BOSTON — When the Boston Public Schools opened the Margarita Muñiz Academy in 2012, it was a first-of-its-kind dual-language high school meant to address issues faced by the city’s growing Hispanic population. At the time, Hispanic students were both the most likely to drop out of the city’s schools and the least likely to enroll in college when compared to black, white and Asian students. They still are, but as the academy enters its sixth full year, its student outcomes are drawing praise from a variety of sources, even while administrators note that steep challenges remain.
The idea behind the Muñiz Academy, named for the longtime principal of Boston’s first dual-language elementary school (the Rafael Hernandez K-8 school), was that many Hispanic students would do better in schools that support their cultural background and, with it, the Spanish language. In Boston Public Schools, roughly 39 percent of Hispanic high school students are classified as “English-language learners” because they don’t speak English fluently. Perhaps not surprisingly, these students drop out at higher rates than any other major subgroup. But not at the Muñiz Academy. In 2016, 75 percent of its ELL students graduated, a rate 14 percentage points higher than the district’s average for this group and higher even than the overall graduation rate for BPS.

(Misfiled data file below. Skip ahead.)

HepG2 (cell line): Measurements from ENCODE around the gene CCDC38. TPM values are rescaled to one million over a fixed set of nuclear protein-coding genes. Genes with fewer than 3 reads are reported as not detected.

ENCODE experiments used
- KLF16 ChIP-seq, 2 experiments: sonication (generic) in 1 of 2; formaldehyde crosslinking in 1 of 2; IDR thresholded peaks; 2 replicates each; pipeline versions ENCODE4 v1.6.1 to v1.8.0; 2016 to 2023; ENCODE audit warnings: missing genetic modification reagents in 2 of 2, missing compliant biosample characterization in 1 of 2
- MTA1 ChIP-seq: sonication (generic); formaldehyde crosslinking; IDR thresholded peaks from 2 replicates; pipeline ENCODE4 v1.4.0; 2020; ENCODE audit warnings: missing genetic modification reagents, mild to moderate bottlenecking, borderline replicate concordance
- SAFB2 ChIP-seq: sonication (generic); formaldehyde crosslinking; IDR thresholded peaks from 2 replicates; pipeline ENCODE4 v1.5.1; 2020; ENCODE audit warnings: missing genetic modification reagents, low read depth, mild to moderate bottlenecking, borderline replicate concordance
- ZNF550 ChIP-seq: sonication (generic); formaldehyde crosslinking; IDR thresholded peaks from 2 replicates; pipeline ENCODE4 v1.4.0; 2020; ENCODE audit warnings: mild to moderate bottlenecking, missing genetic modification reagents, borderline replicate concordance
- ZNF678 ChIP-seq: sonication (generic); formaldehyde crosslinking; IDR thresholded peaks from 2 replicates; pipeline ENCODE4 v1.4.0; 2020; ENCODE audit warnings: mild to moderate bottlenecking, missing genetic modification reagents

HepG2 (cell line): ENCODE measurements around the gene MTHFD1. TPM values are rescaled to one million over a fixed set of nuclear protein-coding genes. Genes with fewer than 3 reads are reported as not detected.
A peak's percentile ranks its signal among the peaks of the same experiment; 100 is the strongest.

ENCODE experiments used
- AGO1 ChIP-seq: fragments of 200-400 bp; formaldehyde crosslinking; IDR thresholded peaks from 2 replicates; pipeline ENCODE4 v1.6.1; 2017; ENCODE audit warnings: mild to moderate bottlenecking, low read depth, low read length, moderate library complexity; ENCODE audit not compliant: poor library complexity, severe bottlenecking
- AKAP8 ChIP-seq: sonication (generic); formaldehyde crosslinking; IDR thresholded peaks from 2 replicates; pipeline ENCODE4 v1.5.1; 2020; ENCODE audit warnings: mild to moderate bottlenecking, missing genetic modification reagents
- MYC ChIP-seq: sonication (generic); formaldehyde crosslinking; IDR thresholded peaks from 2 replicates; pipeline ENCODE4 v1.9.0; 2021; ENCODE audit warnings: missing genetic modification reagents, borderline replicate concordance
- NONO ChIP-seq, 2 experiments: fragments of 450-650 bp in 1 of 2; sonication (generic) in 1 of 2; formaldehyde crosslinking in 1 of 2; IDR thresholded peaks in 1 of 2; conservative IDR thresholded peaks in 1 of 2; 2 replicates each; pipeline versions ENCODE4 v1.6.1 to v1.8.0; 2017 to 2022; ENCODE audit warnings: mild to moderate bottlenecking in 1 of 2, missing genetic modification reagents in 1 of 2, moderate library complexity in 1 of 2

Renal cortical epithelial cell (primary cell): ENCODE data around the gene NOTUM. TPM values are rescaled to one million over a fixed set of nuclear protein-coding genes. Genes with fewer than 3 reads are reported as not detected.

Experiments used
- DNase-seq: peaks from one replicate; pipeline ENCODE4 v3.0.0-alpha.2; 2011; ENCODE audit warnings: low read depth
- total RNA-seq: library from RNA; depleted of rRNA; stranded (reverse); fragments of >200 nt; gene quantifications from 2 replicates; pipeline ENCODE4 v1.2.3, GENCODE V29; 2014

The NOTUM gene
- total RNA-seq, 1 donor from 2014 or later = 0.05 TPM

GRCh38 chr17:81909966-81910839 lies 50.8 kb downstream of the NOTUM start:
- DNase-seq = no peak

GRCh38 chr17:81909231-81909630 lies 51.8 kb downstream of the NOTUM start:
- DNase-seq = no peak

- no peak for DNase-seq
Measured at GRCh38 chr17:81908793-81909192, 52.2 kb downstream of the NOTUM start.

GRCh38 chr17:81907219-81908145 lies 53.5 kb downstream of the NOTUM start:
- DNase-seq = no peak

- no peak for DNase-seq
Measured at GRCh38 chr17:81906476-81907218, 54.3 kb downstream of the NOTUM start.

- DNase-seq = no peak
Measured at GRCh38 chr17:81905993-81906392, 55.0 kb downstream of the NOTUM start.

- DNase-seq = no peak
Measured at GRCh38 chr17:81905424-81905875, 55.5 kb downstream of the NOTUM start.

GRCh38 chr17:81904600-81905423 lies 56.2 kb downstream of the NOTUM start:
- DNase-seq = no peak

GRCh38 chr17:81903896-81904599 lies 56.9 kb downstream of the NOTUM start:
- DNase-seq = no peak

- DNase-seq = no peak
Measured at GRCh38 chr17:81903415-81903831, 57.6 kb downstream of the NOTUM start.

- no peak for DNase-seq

Meanwhile, on state tests, the school tends to track with the district average, despite having higher percentages of ELLs and low-income students, who might be expected to fall short. And the dropout rate among the first Muñiz cohort, the class of 2016, was just 2.5 percent, compared with a district average of 10 percent. (Some of Muñiz’s initial cohort transferred to other schools or moved out of the district.)
The school’s graduation rates and test performance have earned praise, says Dania Vázquez, Muñiz’s founding headmaster, but she doesn’t want to rest on it. “We don’t think we’ve cracked the nut yet,” she says. For Vázquez, those numbers still leave far too many students without a diploma or the skills they need to succeed in college. Nevertheless, the school’s record lends credence to a new districtwide focus on supporting students’ language and culture to foster academic achievement.
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